A lack of early socialization with people and new environments, and mostly negative experiences with people (her puppy millers), has made her afraid of most everything she sees or hears. Her first reaction to something that scares her is to run. For that reason, she is a flight risk. I
n the week that she has been with us, Maggie has worn (and will continue to wear) a harness with a leash attached and a martingale collar that can be attached to a long line. It is for her protection that she wears these items. If she were to get loose, she would run and there would be no chance of catching her. Absolutely none.
For most Americans (at least those who know what a puppy mill is) a puppy mill is a terrible place where dogs are bred to be sold online or in pet stores. Most of what you and I know about puppy mill dogs comes from images we have seen of a puppy mill raid. Usually these include images of the squalid and dirty conditions in which these dogs are kept and pictures of their rescuers carrying them out of a facility like Pine River. But what we don’t often get to see is what happens to these dogs once they leave the facility. Nor do we see the emotional damage that remains with a dog that comes from these places. I wanted to share Maggie’s story with all of you because I think it is important to show you the emotional state of a puppy mill dog after it has been rescued.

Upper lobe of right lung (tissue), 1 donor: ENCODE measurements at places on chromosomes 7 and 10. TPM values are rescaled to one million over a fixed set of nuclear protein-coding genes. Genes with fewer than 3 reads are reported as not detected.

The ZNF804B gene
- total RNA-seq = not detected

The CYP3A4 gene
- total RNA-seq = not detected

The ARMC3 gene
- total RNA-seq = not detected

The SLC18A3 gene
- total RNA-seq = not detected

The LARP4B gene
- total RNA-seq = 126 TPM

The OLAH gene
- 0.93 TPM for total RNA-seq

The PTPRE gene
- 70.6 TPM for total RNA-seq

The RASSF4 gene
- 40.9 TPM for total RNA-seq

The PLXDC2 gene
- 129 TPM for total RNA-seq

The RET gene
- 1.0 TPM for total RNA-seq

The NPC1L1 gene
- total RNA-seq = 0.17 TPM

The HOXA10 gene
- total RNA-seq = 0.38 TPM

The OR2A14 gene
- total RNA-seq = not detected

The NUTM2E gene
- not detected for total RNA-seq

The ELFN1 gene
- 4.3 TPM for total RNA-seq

Maggie has been with us just under a week now and continues to be afraid of most things. Here is a list of the things she fears:
- Hands reaching out for her
- The sound of the furnace turning on and off
- Cars going by the house
- Planes flying overhead
- Me pulling up the blinds in the morning
- Me cleaning out the hall closet
- Sudden movements by people
- The house settling
- Birds eating from the bird feeder outside
- Shadows or reflected light on the walls
- Having the long line attached to her martingale collar
- Coming into the house from the garage (she makes it in the door and readily follows the other dogs, but needs me to back away from the doorway so she has time to run to the living room or her safe spot in the kitchen
Maggie’s response to these fearful things is to do one of the following:
- Run away from the source of the fear.
- Run to her safe spot in the kitchen (next to the refrigerator).
- Run to her safe spot on the couch.
- Run to her safe spot in my bedroom, my closet.
- Cower and freeze.
- Look at the ceiling or in the direction of the sound.